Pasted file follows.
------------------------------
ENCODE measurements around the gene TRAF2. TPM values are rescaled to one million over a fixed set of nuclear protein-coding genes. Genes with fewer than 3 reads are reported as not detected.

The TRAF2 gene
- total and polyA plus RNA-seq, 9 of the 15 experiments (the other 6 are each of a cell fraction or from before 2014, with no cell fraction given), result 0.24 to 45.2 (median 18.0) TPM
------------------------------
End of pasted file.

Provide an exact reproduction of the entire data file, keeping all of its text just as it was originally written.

ENCODE measurements around the gene TRAF2. TPM values are rescaled to one million over a fixed set of nuclear protein-coding genes. Genes with fewer than 3 reads are reported as not detected.

The TRAF2 gene
- total and polyA plus RNA-seq, 9 of the 15 experiments (the other 6 are each of a cell fraction or from before 2014, with no cell fraction given), result 0.24 to 45.2 (median 18.0) TPM